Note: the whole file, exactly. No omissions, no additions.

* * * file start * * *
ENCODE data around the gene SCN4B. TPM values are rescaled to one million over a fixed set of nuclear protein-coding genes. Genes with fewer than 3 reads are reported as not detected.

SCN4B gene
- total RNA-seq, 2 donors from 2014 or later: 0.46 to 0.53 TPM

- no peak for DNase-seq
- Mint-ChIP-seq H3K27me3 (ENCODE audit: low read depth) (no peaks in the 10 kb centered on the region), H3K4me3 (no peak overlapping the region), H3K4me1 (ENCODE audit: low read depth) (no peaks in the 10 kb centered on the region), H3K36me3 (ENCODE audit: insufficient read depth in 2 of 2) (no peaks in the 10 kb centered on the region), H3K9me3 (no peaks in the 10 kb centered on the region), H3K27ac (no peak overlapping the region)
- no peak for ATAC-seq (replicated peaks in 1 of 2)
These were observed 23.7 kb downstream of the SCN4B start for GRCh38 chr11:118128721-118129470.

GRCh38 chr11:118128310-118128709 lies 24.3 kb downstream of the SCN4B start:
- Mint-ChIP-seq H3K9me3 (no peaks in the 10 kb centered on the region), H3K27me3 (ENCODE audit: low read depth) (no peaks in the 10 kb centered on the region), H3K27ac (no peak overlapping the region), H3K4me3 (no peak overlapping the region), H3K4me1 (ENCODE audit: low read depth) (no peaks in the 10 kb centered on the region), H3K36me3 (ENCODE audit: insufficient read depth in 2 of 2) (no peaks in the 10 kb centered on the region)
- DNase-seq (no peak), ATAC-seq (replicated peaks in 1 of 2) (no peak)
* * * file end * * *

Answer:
ENCODE data around the gene SCN4B. TPM values are rescaled to one million over a fixed set of nuclear protein-coding genes. Genes with fewer than 3 reads are reported as not detected.

SCN4B gene
- total RNA-seq, 2 donors from 2014 or later: 0.46 to 0.53 TPM

- no peak for DNase-seq
- Mint-ChIP-seq H3K27me3 (ENCODE audit: low read depth) (no peaks in the 10 kb centered on the region), H3K4me3 (no peak overlapping the region), H3K4me1 (ENCODE audit: low read depth) (no peaks in the 10 kb centered on the region), H3K36me3 (ENCODE audit: insufficient read depth in 2 of 2) (no peaks in the 10 kb centered on the region), H3K9me3 (no peaks in the 10 kb centered on the region), H3K27ac (no peak overlapping the region)
- no peak for ATAC-seq (replicated peaks in 1 of 2)
These were observed 23.7 kb downstream of the SCN4B start for GRCh38 chr11:118128721-118129470.

GRCh38 chr11:118128310-118128709 lies 24.3 kb downstream of the SCN4B start:
- Mint-ChIP-seq H3K9me3 (no peaks in the 10 kb centered on the region), H3K27me3 (ENCODE audit: low read depth) (no peaks in the 10 kb centered on the region), H3K27ac (no peak overlapping the region), H3K4me3 (no peak overlapping the region), H3K4me1 (ENCODE audit: low read depth) (no peaks in the 10 kb centered on the region), H3K36me3 (ENCODE audit: insufficient read depth in 2 of 2) (no peaks in the 10 kb centered on the region)
- DNase-seq (no peak), ATAC-seq (replicated peaks in 1 of 2) (no peak)